'Hungry Hearts': Venice Review

Biennale di Venezia
A psychotically protective young mother endangers her newborn’s health in an overwrought drama with a New York indie look

Rosemary’s baby as an undernourished vegan

Italian auteur Saverio Costanzo clearly has a thing for horror-romance. Following his 2010 The Solitude of Prime Numbers, a psychological drama about two damaged souls who connect, comes an even weirder love story between a young New Yorker and an eccentric Italian girl, whose very different ideas about parenting precipitate an alarming crisis over their baby’s health. The idea is original enough to pique curiosity, and the small cast, led by Alba Rohrwacher and the up-and-coming Adam Driver of HBO’s Girls fame, digs gamely into the material, but something is missing. Something like credibility. Shot in English and mostly confined to the couple’s Manhattan apartment, the film has a low-budget New York indie look that suggests a modest post-festival release might be possible banking on Driver’s name.

Italian actress of the moment Rohrwacher (Dormant Beauty, I Am Love, The Wonders) is Mina, a junior attache at the Italian embassy in New York, who in a funny opening scene finds herself locked in the bathroom of a Chinese restaurant with Jude (Driver), a man who has a digestive emergency that leaves the air unbreathable. This simple comic skit between strangers is the last time anything funny happens in the film.

After this unpromising smelly start, Mina and Jude end up dating and soon are celebrating their wedding to the unlikely strains of "Flashdance … What a Feeling." Not only does Jude’s friendly mom (Roberta Maxwell) pop up complaining he never calls her, but Mina confides her own mother died when she was two. This is the only clue to explain their isolation from their families when their son is born and Mina’s frail psychology goes into lunatic mode. Believing the little creature must be protected from contamination and impurity at all costs, she bans cellphones and street shoes from the apartment. Jude loyally hangs in with her on having a “natural” childbirth in a little swimming pool in the hospital, but when she refuses to feed the baby anything but vegan food, he fails to grow. Jude and his mother are forced to team up and take desperate action in the last part of the film, played out as a clumsy thriller.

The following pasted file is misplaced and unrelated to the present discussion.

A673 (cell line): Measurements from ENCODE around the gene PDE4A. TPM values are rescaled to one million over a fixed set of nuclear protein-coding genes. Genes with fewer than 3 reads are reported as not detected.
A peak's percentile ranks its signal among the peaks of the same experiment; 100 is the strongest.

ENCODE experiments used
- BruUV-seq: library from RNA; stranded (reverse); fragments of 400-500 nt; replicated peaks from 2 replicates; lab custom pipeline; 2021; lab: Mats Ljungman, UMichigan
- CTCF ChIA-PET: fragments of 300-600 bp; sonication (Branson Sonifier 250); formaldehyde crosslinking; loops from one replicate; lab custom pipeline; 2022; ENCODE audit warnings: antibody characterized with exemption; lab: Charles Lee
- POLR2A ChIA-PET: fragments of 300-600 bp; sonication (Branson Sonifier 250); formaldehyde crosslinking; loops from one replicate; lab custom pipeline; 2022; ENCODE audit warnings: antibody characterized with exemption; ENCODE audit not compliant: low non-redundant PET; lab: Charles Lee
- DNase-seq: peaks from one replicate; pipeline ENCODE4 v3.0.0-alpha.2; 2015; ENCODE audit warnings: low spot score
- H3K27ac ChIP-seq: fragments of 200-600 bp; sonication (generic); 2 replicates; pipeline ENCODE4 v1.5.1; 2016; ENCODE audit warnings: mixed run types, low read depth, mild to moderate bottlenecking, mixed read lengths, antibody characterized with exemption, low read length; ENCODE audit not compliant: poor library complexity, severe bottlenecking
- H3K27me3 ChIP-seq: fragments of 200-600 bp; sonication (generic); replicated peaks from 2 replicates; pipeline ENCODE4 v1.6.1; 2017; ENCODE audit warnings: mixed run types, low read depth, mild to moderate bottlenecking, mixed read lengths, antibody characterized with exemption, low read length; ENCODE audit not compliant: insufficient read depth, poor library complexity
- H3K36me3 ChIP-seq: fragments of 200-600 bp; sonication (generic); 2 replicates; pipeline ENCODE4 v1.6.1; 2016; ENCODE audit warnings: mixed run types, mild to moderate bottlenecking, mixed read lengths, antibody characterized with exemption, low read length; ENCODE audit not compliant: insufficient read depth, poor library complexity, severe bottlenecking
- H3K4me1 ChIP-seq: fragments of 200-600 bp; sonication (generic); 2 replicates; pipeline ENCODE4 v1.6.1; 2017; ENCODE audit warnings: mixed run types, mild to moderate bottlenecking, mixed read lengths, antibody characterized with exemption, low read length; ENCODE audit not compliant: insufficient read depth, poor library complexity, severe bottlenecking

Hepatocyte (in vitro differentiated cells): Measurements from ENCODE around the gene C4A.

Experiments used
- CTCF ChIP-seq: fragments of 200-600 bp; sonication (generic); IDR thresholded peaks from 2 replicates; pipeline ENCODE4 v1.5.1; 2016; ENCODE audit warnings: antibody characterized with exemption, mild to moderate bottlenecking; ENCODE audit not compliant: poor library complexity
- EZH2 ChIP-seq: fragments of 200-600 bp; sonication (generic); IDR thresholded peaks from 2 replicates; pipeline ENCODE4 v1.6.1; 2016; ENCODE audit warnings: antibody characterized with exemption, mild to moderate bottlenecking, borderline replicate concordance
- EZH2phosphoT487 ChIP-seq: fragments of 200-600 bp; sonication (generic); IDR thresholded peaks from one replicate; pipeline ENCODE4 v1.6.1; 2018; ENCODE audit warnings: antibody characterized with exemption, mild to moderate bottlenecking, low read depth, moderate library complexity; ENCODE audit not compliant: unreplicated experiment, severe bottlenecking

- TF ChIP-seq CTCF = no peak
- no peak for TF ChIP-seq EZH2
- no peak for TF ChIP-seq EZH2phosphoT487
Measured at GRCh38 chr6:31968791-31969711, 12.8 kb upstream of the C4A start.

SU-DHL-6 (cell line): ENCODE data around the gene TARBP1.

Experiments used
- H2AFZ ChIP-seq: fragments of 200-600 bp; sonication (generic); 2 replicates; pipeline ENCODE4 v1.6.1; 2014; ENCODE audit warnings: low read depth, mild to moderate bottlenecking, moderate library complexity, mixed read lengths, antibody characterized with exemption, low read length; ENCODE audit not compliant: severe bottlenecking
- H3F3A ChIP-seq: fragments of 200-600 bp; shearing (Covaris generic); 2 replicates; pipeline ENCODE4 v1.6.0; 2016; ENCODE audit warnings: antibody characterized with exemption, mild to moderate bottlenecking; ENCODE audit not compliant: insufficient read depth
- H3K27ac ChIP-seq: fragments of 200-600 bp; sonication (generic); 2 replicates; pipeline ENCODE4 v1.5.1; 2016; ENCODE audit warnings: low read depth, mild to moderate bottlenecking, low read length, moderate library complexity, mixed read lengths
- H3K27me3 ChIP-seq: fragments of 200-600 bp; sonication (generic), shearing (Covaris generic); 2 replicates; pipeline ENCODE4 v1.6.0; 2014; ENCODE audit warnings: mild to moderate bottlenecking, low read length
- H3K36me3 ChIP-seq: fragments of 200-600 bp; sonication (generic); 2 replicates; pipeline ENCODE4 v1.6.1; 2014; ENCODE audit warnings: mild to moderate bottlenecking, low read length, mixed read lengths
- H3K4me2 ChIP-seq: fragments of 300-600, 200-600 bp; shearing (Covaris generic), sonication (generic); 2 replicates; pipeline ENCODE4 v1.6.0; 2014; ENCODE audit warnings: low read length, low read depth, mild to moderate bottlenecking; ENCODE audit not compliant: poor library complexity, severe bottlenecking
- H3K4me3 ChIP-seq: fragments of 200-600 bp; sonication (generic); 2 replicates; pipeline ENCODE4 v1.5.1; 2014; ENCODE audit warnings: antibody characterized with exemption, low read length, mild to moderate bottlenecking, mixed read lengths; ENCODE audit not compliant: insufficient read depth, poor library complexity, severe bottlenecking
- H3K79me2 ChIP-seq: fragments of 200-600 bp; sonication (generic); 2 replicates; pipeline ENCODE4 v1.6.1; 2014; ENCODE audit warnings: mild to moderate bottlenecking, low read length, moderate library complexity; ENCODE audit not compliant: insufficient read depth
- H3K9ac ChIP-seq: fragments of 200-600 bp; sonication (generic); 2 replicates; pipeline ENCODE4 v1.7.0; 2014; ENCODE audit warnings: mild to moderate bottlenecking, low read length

There’s really not much crossover with Rosemary’s Baby, though Rohrwacher does have the same kind of boyishly thin-to-emaciated, strawberry blonde look as Mia Farrow. While the baby, who is strangely never named, was still in her womb, a $10-a-reading psychic predicted he would be a very special child. This, coupled with her recurrent dream of a deer being shot by a hunter, is all it takes to push her over the edge to extreme veganism. Costanzo’s screenplay, based on a novel by Italian writer Marco Franzoso, comes down firmly on the “no” side of the veganism-for-infants debate, but it feels more like an excuse for pathological behavior than a pressing concern. That may be why it’s so hard to believe Mina’s pain-racked stares and hurt silences as she discovers, to her horror, that Jude has secretly been feeding their hungry offspring prosciutto in a nearby church.

Driver and Maxwell are pleasingly rational for New Yorkers, and Driver has the presence not to lose scenes to Rohrwacher's unpredictable antics as the family psychotic. The intervention of the local police and social services doesn't ring true, however, giving the finale an unsatisfying, arbitrary feeling.

Production companies: Wildside in association with Rai Cinema
Adam Driver, Alba Rohrwacher, Roberta Maxwell
Director: Saverio Costanzo
Screenwriter: Saverio Costanzo, based on  a novel by Marco Franzoso
Producers: Mario Gianani, Lorenzo Mieli
Executive producers: Riccardo Neri, Louis Tisne, Olivia Sleiter, Christopher Marsh
Director of photography: Fabio Cianchetti

Production designer: Amy Williams
Costume designer: Antonella Cannarozzi
Editor: Francesca Calvelli
Music: Nicola Piovani
Sales: Radiant Film International

No rating, 112 minutes